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First-Time Home Buying: How To Close on a Place

 Betty McCall-Vernaglia can walk you through closing - (508) 533-6100
First, a little about "escrow". When you're closing on your new property, an escrow holder is used to make certain the transaction will close without problems and on time. A house is said to be in escrow when in the closing transaction, money is secured by a third party on behalf of two parties when the transaction is taking place. A simple way to understand what an escrow company does is to compare it to PayPal for online purchases.

The escrow company makes sure that all terms and conditions of the seller's and buyer's agreement are completed prior to the sale being completed. This includes getting monies and records, filling out required forms, and getting the release documents for any loans or liens that were paid off with the transaction, assuring you have a free title to your property before the final price is fully paid.

Escrow agents want to acquire the following pieces of paperwork:

  • Loan documents
  • Tax statements
  • Fire and other insurance policies
  • Title insurance policies
  • Terms of sale and any seller-assisted financing
  • Requests for payment for various services to be paid out of escrow funds

Upon finishing of all instructions of the escrow, closing can take place. All expenses like title insurance, inspections and real estate commissions are paid. The home's title goes to you and title insurance begins per the steps of your individual escrow process.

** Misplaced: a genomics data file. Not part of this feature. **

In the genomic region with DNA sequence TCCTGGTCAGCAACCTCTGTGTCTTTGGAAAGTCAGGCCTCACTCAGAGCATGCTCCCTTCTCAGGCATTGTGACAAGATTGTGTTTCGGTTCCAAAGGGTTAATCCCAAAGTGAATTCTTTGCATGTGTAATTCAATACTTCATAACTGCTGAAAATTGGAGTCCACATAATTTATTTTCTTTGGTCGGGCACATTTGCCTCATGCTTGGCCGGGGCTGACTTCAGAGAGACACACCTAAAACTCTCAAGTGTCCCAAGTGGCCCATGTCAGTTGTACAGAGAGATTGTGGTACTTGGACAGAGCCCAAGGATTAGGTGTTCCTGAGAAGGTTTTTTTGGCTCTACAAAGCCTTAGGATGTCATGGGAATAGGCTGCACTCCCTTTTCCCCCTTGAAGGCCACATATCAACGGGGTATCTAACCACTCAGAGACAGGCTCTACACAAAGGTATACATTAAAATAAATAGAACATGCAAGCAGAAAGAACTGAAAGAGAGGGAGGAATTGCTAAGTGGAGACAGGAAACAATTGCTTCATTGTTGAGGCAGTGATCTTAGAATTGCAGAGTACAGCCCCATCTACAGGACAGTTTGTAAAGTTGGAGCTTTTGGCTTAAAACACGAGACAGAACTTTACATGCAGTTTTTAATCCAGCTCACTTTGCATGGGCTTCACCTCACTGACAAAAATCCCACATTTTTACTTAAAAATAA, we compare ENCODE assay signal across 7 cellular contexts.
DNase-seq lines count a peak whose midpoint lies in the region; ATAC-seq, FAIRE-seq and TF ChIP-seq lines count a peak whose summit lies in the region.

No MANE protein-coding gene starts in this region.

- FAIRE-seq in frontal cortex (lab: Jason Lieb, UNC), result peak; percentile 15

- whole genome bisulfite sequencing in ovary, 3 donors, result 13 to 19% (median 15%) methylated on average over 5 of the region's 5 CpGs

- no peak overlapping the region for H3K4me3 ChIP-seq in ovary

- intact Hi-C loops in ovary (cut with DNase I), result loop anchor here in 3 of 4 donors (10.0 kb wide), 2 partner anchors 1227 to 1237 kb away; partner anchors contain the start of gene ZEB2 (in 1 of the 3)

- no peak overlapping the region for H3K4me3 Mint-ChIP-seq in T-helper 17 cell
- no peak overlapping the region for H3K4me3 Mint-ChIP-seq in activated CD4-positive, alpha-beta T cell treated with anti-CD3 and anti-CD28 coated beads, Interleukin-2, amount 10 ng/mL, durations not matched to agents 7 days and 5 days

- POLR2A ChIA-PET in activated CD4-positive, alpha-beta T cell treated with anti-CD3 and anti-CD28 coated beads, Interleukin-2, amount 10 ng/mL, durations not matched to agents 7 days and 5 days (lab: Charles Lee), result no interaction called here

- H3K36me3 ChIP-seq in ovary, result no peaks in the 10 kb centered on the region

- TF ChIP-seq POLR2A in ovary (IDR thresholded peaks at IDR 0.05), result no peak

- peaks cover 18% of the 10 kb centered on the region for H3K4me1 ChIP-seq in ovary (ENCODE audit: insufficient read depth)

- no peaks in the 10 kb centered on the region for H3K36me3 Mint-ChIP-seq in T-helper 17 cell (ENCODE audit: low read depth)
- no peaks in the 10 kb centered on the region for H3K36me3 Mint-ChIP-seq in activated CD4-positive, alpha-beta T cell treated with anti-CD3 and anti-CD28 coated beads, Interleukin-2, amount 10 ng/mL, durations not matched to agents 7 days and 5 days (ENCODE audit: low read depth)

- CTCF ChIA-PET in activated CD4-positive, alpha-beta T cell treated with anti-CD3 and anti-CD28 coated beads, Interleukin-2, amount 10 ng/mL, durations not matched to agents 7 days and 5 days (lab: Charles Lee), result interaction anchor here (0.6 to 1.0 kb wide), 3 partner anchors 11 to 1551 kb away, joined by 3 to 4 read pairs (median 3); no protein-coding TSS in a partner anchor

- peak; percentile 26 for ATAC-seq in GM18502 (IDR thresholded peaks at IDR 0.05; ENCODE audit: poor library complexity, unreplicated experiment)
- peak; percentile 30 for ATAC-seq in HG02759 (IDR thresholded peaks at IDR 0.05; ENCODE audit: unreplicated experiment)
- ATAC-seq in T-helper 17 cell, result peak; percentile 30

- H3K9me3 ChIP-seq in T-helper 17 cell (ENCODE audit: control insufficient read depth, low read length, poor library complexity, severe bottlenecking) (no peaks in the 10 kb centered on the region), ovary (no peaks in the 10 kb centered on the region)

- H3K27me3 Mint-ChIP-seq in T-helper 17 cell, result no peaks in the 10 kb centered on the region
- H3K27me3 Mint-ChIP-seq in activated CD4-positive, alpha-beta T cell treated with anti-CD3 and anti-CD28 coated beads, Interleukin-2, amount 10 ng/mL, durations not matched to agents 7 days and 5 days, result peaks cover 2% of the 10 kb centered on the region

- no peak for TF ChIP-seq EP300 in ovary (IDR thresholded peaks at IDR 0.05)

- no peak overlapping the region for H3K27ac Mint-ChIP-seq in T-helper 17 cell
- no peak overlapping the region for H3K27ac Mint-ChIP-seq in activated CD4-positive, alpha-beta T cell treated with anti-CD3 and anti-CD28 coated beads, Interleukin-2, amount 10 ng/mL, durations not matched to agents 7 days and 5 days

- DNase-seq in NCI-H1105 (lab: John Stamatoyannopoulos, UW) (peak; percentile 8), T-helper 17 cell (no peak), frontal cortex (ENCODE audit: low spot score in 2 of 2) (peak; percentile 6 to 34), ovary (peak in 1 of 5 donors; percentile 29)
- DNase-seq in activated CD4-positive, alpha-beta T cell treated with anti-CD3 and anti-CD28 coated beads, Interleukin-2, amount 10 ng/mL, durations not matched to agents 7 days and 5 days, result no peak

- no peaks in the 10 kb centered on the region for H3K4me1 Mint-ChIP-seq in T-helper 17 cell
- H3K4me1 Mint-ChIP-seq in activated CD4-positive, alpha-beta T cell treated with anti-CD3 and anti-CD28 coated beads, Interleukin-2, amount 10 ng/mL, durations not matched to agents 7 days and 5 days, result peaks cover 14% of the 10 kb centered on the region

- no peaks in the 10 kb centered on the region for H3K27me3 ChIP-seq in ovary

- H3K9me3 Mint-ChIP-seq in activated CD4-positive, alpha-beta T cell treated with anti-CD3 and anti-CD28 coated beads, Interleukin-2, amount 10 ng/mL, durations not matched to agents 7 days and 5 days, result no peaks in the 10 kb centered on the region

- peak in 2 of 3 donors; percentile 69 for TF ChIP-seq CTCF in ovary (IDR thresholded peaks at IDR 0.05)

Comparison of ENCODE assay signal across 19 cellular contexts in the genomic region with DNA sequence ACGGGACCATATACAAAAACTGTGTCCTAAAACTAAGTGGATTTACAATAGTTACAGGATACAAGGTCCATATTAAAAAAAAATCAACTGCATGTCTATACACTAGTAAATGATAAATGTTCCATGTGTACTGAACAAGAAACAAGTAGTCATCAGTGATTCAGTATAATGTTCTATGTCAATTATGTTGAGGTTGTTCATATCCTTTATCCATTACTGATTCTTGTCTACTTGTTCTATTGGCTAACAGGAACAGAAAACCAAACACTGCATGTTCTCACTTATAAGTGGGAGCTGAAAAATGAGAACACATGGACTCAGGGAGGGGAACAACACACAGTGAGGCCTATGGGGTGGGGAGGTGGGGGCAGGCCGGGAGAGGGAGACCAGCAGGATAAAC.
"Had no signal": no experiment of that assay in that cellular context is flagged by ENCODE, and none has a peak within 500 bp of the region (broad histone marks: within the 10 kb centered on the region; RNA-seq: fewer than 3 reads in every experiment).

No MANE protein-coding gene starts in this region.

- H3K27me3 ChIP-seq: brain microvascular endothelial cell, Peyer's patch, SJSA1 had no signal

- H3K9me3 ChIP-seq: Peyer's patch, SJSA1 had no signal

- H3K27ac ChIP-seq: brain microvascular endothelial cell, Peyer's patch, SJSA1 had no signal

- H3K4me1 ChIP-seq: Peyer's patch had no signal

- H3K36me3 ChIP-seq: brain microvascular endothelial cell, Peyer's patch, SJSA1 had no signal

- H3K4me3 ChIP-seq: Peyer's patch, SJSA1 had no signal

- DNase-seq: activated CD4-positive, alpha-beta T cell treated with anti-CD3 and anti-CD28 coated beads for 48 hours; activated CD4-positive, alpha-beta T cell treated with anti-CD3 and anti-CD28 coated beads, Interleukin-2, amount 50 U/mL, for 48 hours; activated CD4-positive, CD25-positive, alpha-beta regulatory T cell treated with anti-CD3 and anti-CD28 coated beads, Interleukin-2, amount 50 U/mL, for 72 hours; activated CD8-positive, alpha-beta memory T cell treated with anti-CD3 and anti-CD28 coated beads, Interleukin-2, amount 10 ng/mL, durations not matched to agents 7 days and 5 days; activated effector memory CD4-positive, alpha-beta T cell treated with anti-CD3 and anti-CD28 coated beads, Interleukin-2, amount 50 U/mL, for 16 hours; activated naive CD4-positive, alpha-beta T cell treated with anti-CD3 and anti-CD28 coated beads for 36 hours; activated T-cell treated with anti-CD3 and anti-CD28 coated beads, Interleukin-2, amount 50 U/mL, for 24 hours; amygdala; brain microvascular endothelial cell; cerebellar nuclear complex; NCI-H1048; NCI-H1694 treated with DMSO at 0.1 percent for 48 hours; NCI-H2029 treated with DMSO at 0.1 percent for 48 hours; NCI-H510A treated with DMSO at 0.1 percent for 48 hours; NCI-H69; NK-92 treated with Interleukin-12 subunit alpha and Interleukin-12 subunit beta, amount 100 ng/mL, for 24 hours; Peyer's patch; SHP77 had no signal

At the close of escrow, fees are paid in an acceptable form to the escrow. You'll know when it's time to submit the form of payment.

The Escrow Holder Will:

  • Assemble escrow guidelines
  • Perform a title search
  • Meet the bank's requirements as written in the escrow agreement
  • Receive payments from the buyer
  • Prorate tax, interest, insurance and other fees according to instructions
  • Record deeds and other legal documents as instructed
  • Obtain title insurance policy
  • Close escrow when all terms of agreement of seller and buyer have been met
  • Disburse payments and finalize instructions

The Escrow Holder Will Not:

  • Advise you - the escrow agent must maintain a neutral, third-party status
  • Dispense opinions about future tax estimations
The Escrow Holder Will:
The Escrow Holder Won't:
  • Prepare escrow guidelines
  • Request title inquiry
  • Comply with lender's standards as noted in the escrow agreement
  • Accept funds from the buyer
  • Prorate insurance, tax, interest and other payments according to instructions
  • Record deeds and other documents as instructed
  • Request title insurance policy
  • Close escrow when all instructions of seller and buyer have been finished
  • Disburse payments and finish instructions
  • Tell you what's best - the escrow company stays a neutral, third-party status
  • Give insight about future tax estimations

Mortgage Escrow Account

Often, to pay recurring costs while there's a loan on the house, a Mortgage Escrow Account is created. Escrow Accounts are contributed to monthly by the home buyer (who is now the homeowner), but there is also a lump sum that goes into the account at closing.

Once you have the basics of the escrow process down, you can be a confident buyer.

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